Rev. D.Th. Dorin Octavian Picioruş
The Theology of the Sight of God
Studies and translations
The first part
1. 2. The Scriptural Paradigms of the Sight of God
In the current section, with all the weight on which we refelt it in to choose the ecstatic exemplifications, from the cause of their diversity, we will try to debate the theological consequences of the sight of God from Scripture.
And namely, we will detect a number of fundamental details of the ecstatic sight, which will help us to understand the divine-human uniqueness of these personal events of salvation and the relation with God, of high intimacy, of the livers of these.
The Old Testament
1. 2. 1. The Protoparent Adam and the Prime Scriptural Evidence of the Ecstasy
The body, the soul and the breath of God, the divine grace, into a full unity, forms theThe scriptural anthropology does not see on man, as on a full being, without the breath of grace in our being.
Just the grace of God is the one who makes on man to be a living soul, which reigns over body and not a „dead” soul, which blunts the senses in the coarse materiality of the vices.
In this context, of the man full of grace, LXX proposes us the first discussion of Scripture about ecstasy and namely at Gen. 2, 21: „And God made fall on Adam in ecstasy and to fall asleep. And he took one from his ribs
The building of Eve from a rib of Adam (the same and in VUL: „unam de costis eius”) occurs into an ecstatic state of him. The first woman is born into a state of great ghostuality of her man and she is receipted by him in prophetic words, cf. Gen. 2, 23.
But, from the textual lapidarity of the verse, emerge capital things for our discussion. We find a series of details which we will meet in all ecstatic contexts which we will analyze.
We find, in the first row, that the ecstasy was at the initiative of God and that He pulled on man from time and He united him with His glory. The direct author of ecstasy is God and the one who experiences it is the man full of grace, ie Saint Adam.
The notion of „sleep”, which appears in this context, does not enter in the normal parameters of what we know about the current biological sleep, but introduces us in the state of experiential rupture, which produces it the ecstatic sight.
The ecstasy and the sleep are not congruent experiences. The ecstasy is a divine initiative in the life of a ghostual man, while the sleep is inscribed in „the normality” of our post-lapsarial condition.
But the sleep is an excellent paradigm for to emphasize the fact of full introduction of which has an ecstasy in the state of seer of those revealed by God.
 In the commentary at Hexaemeron of Saint Bede, we find at 1, 27, that the reference of Moses at the face of the Trinity from us is, of fact, the confirmation of the grace (confirmationis gratia) from our being, conf. Venerabilis Bedae, Hexaemeron, sive libri quatuor in principium Genesis, usque ad nativitatem Isaac et electionem Ismaelis, in PL 91, col. 30B.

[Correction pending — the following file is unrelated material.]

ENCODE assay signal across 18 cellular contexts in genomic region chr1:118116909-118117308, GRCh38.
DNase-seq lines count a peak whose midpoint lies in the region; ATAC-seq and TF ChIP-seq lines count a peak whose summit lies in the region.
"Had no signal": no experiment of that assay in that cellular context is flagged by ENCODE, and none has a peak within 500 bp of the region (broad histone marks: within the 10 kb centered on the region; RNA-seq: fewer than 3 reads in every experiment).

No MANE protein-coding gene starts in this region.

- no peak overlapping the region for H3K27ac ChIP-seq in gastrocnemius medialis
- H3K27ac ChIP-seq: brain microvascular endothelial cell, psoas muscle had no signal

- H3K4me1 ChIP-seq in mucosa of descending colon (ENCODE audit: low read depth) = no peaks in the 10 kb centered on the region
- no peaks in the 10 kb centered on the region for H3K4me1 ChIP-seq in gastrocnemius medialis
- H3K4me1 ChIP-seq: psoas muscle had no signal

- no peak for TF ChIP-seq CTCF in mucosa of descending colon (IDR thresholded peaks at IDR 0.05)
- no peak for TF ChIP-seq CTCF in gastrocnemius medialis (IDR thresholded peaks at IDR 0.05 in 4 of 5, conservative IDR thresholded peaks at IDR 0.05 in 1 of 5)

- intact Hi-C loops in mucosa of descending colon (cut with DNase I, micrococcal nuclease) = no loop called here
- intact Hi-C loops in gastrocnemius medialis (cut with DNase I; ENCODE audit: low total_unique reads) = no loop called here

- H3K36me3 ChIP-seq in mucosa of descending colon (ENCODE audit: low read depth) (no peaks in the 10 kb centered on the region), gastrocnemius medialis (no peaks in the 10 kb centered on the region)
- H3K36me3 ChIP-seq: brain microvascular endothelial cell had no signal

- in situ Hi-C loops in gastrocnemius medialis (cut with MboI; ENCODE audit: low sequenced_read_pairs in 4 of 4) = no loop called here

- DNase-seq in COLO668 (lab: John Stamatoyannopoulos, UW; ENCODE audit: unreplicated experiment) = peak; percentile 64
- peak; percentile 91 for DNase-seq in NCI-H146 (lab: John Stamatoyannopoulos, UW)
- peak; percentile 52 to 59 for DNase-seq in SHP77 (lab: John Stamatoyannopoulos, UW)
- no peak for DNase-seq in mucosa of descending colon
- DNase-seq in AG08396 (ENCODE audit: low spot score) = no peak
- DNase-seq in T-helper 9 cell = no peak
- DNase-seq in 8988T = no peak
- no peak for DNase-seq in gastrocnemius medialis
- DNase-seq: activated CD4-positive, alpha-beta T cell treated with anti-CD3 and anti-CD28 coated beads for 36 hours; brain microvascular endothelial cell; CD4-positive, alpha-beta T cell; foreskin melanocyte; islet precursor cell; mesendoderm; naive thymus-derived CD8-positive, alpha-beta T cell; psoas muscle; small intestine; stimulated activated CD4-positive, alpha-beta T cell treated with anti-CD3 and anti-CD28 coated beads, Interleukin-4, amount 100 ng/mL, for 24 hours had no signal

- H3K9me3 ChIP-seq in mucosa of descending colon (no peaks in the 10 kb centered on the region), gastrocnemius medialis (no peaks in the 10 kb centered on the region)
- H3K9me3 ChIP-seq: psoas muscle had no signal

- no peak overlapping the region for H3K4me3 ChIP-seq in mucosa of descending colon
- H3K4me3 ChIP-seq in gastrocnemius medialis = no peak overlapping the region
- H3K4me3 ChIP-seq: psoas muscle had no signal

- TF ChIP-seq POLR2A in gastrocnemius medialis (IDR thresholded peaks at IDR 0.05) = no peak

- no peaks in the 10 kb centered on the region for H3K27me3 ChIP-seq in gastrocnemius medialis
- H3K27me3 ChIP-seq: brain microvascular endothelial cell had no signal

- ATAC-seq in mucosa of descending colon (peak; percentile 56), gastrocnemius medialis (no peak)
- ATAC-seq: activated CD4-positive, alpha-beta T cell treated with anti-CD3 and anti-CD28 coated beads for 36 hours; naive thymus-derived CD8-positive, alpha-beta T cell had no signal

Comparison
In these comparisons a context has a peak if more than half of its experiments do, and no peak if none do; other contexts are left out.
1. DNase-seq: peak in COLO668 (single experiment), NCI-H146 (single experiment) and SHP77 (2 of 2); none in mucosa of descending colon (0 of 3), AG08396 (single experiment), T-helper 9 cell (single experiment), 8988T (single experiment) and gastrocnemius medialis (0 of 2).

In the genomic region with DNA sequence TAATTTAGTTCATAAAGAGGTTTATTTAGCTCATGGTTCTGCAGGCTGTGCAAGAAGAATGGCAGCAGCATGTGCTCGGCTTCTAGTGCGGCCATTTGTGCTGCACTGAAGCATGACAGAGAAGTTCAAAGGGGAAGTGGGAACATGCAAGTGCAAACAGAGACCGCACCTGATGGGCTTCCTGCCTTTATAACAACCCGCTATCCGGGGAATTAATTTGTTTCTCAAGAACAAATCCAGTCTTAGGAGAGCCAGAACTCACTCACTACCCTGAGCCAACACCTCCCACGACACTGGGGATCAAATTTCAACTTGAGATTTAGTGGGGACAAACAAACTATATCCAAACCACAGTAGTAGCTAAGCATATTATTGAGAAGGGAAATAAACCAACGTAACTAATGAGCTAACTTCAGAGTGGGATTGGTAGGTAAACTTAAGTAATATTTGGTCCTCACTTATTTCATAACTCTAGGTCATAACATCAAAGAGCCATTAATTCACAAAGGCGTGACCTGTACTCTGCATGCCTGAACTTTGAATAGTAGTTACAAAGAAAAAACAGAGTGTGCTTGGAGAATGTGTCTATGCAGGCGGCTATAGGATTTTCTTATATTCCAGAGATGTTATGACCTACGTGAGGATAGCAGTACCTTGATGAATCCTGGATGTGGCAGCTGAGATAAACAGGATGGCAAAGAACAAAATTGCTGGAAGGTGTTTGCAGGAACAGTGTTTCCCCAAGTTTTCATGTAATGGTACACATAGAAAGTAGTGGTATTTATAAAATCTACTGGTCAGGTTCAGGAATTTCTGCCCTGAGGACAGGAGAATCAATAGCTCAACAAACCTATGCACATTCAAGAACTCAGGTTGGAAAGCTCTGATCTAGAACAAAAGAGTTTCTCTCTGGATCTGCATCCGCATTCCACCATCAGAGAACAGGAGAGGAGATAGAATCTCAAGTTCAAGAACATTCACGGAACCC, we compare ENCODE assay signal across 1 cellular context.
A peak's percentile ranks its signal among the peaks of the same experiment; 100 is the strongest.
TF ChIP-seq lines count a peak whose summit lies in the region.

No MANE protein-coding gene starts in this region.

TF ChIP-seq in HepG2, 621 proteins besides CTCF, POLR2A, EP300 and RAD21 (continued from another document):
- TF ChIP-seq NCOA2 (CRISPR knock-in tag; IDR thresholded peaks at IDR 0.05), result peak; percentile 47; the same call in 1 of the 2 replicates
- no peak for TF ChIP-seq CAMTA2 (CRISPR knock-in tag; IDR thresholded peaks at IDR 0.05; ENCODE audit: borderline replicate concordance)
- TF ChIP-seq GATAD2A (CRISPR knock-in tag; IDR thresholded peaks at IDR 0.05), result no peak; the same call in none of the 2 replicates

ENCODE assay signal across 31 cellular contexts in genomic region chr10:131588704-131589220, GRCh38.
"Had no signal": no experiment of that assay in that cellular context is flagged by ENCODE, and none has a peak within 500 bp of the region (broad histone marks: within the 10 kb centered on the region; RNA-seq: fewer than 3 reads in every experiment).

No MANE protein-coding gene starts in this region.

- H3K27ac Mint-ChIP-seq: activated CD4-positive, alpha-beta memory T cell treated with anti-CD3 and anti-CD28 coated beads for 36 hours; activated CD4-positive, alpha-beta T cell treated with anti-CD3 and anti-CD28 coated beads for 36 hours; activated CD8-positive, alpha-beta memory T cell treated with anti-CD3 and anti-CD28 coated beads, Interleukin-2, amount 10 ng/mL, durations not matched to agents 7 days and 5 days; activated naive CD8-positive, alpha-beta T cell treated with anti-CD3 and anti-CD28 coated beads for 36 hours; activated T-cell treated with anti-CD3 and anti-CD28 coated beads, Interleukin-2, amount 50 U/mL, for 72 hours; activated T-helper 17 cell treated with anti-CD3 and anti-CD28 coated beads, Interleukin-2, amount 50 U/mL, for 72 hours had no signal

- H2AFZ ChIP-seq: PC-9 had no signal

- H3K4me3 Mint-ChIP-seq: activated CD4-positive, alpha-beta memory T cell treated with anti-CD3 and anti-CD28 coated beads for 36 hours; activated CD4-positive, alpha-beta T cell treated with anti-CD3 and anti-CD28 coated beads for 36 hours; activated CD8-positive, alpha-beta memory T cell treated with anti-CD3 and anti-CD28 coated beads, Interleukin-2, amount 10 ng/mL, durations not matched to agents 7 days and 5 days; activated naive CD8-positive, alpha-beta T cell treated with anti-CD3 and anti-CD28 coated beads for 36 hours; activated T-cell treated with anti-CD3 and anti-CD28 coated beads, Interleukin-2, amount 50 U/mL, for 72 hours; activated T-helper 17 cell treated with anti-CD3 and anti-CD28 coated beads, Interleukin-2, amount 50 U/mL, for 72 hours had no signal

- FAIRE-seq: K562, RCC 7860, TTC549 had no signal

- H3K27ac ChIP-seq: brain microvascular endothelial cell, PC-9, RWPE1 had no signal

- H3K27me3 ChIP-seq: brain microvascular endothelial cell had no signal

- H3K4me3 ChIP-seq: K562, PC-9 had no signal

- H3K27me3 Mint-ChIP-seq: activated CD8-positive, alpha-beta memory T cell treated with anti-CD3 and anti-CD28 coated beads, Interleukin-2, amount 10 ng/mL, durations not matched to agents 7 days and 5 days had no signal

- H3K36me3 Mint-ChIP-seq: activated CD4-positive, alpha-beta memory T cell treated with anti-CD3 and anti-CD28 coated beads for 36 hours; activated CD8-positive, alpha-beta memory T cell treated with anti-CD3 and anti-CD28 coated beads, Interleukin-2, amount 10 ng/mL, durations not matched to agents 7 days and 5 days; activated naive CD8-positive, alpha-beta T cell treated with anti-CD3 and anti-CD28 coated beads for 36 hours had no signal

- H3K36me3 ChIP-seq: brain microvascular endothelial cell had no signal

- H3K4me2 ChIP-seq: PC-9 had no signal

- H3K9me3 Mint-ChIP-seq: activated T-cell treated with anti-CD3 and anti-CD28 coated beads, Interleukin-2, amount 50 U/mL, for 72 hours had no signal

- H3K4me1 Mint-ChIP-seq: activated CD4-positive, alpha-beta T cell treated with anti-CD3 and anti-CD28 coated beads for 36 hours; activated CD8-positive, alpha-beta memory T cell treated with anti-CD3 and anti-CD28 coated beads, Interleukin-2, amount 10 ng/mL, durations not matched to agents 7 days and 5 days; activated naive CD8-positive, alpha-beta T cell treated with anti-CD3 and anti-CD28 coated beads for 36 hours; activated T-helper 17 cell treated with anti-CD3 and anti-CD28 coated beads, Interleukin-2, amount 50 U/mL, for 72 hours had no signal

The appetency for the ecstatic understanding of 2, 21, in despite of scriptural literality, is low or inexistent.
We give the following examples:
For J. B. Coffman, at 2, 21-22 is word about a profound sleep but, in the same time, typological. About the typology of this sleep, this says: „The sleep coming upon Adam was a prophecy of the death of Christ, the God-Man, on Calvary”. About Eve’s birth, this says: and „the wife of Adam I was taken from his side during that sleep, so that Church of Jesus Christ, the Bride of Adam II was, in a figure, taken from the side of Jesus Christ”. The citations are taken from:
James Burton Coffman, Commentaries on the Old and New Testament, Genesis, 2,
Adam Clarke is of opinion that in the case of 2, 21, we have of to do with a „deep sleep” and not with a swoon or ecstasy, conf. Adam Clarke, Commentary, Genesis, 2, apud
John Gill speaks, in this case, of a supernatural sleep. He says: „a sound sleep: his senses were so locked up by it, that he perceived not anything that was done to him”, conf. John Gill, Exposition of the Entire Bible, apud
In the romanian translation of Father Fecioru, are equalized, into an inadmissible mode, the ecstasy with the sleep (cf. Sfântul Ioan Gură de Aur, Omilii la Facere (I) Scrieri. Partea întâia [Saint John Chrysostom, Homilies on Genesis (I) Writings. Part One], trad., introd., indici şi note de Pr. D.[umitru] Fecioru, în col. PSB, vol. 21, Ed. IBMBOR, Bucureşti [trans., introd., indices and notes by Rev. D.[umitru] Fecioru, in coll. PSB, vol. 21, Pub. IBMBOR, Bucharest], 1987, p. 166),
But Father Fecioru knew, certainly, that ecstasy means, in the first row, divine sight, but he conformed with a mode to translate in romanian language, in which is not followed the text of Septuagint, but is attempted, almost always, a translation melange of Scripture.
Just therefore, the readers accustomed with the actual text of orthodox Scripture, in the ultimate editions, synodal, romanian, are surprised, shocked by the ghostual robustness of the Septuagint, for that we did not have and nor have we, with all recent attempts, an integral version of the Septuagint, which does not take account of other textual variants, but to be a translation, in itself, of the text.
 Saint John Chrysostom remarks textually this thing: „for he has uttered these through the prophesying grace, being inbreathed by the teaching of the Holy Ghost”, cf. Joannes Chrysostomus, In Genesim (homiliae 1-67), in PG 53, col. 122, apud TLG #18.104.22.168-#22.214.171.124.